Frankie & Mo’s – Regenerative Agriculture and Naturally Fermented Wines

Bob and Tom at Frankie & Mo's Blackheath

Frankie & Mo’s Wine Shop and Bar (Lis Bastian)

By Lis Bastian

Supporting local growers to create agricultural systems that work with nature, not against it, is critical. Regenerative agriculture can contribute to reversing climate change, biodiversity loss and the risk of future disasters and consumers are increasingly aware that their choices can drive demand for food that’s grown and produced more sustainably.

In Frankie & Mo's wine bar

L-R: Tom and Bob Colman (Lis Bastian)

This month, father and son team Bob and Tom Colman launched Frankie & Mo’s, a new Blackheath bar and bottle shop. It showcases natural wines, beers and spirits complemented by organically-grown sharing platters, sourced where possible from local growers. They’re passionate about introducing people to the taste and health benefits of natural wines, and to how agriculture without herbicides and pesticides contributes to those health benefits.

“Once you start drinking wine with nothing added you discover it’s more alive and invigorating,” says Bob, drawing a parallel to drinking kombucha instead of soft drink. Tom points out that naturally fermented wines are generally lower in alcohol. He extends the kombucha analogy, explaining they are less sweet and better for your microbiome. “Your taste buds need to convert, but once they do it’s difficult to go back.”

Their de facto cellar-door tasting venue is modelled on the Parisian wine bars Bob loves. It interweaves the dreams and ambitions of both men. While Tom is now the main winemaker, he’s happy that their wines still carry his father’s name: ‘Frankly this wine was made by Bob’.

Natural wine at Frankie & Mo's Blackheath

frankly, bob made this (@phillipsage)

Together they’re producing 20 different wines a year (blancs, roses, and reds) in the shed next to the family home in Blackheath. They’re also transforming a 12 ½ acre industrialised vineyard in the Kanimbla Valley into a regenerative organic farm. It will see their 10,000 vines become an integral part of a healthy ecosystem: managed with sheep and touched, not by machines, but by human hands, 4-5 times in a growing season.

Kanimbla Valley vineyards

The vineyard (@phillipsage)

They acknowledge that growing organically is more difficult and labour intensive. On the other hand, an active and thoughtful relationship with nature leads to choices that allow the local ecosystem to support more life.

For Tom, a graduate of the Bachelor of Viticulture and Oenology at the University of Adelaide, changing our farming systems is their most important contribution. “If we can help create a market for natural wines, farming will follow,” he says. To date there are a small number of organic growers in NSW, particularly for beers and spirits, but the Colmans are determined to grow the consumer demand to change this.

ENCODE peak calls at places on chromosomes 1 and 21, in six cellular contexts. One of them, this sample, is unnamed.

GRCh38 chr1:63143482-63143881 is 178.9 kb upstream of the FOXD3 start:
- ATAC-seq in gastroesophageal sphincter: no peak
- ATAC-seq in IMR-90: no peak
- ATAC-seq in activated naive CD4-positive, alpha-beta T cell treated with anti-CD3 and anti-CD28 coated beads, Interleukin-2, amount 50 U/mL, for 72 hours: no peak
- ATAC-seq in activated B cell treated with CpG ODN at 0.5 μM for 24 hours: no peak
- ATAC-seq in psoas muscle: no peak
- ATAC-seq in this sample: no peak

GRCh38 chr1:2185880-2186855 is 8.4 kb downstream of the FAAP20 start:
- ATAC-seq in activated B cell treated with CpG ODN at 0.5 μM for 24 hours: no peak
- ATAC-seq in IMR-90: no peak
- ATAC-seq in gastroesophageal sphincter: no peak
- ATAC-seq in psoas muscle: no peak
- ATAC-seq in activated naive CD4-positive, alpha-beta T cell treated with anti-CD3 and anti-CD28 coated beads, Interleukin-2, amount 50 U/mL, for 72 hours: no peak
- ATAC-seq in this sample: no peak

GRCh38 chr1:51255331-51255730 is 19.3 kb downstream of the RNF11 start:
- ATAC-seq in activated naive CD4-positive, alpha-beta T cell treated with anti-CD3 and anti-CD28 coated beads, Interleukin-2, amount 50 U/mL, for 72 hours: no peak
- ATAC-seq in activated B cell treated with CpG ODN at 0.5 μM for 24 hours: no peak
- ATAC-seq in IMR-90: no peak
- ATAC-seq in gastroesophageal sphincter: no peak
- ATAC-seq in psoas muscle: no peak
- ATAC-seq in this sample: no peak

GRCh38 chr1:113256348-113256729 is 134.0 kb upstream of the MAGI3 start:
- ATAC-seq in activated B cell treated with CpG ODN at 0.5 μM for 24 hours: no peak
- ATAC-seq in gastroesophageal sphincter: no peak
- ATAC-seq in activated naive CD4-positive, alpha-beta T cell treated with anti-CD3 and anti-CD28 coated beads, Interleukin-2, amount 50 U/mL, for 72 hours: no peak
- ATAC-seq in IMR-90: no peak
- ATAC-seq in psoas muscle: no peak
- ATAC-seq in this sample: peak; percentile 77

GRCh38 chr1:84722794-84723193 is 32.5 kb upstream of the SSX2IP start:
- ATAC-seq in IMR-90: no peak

Fermenting chemical-free grapes without additives is a return to the way wine was traditionally produced for thousands of years before the industrialisation of agriculture. The use of chemicals for food growing and production has only gained dominance since WWll. Many of the pesticides introduced since then have already contributed to biodiversity decline globally.

After graduating, Tom travelled the world, volunteering in different parts of the farming and wine industry to become established in his trade and to explore regenerative agriculture as one solution for many of our global crises. A highlight was working as a herdsman at the organic Holden Farm Dairy in Wales, renowned for its Hafod cheese. Over two seasons, he observed the positive impact of farming regeneratively with animals. The farm worked in harmony with nature to produce food as a surplus from a healthy ecosystem, without diminishing the biodiversity, atmosphere or spirit of the place. The cows at Holden Farm were a much-loved part of the whole system.

The Colmans now use rotational cell grazing with sheep to help build soil and restore ecosystems in their own vineyard.

Frankie and Mo

Frankie and Mo (supplied)

Frankie & Mo’s is named after Bob and Tom’s much-loved two dogs. It is located at 44 Govetts Leap Rd, Blackheath.

NB. Until more local organic growers and natural producers come on board, a small number of the natural beverages in the bottle shop at Frankie & Mo’s will be imported.

Outside Frankie & Mo's wine bar in Blackheath

The Wine Shop & Bar is located at 44 Govetts Leap Rd, Blackheath (Lis Bastian)

This story has been produced as part of a Bioregional Collaboration for Planetary Health and is supported by the Disaster Risk Reduction Fund (DRRF). The DRRF is jointly funded by the Australian and New South Wales governments.

About Lis Bastian

Lis Bastian is the Senior Lead for Blue Mountains City Council’s Planetary Health Initiative. She is the editor of the Local News Platforms and has been a writer, editor, news presenter and teacher/lecturer covering both cultural and environmental issues for over 30 years. She has been pioneering Solutions/Constructive Journalism in Australia since 2012.

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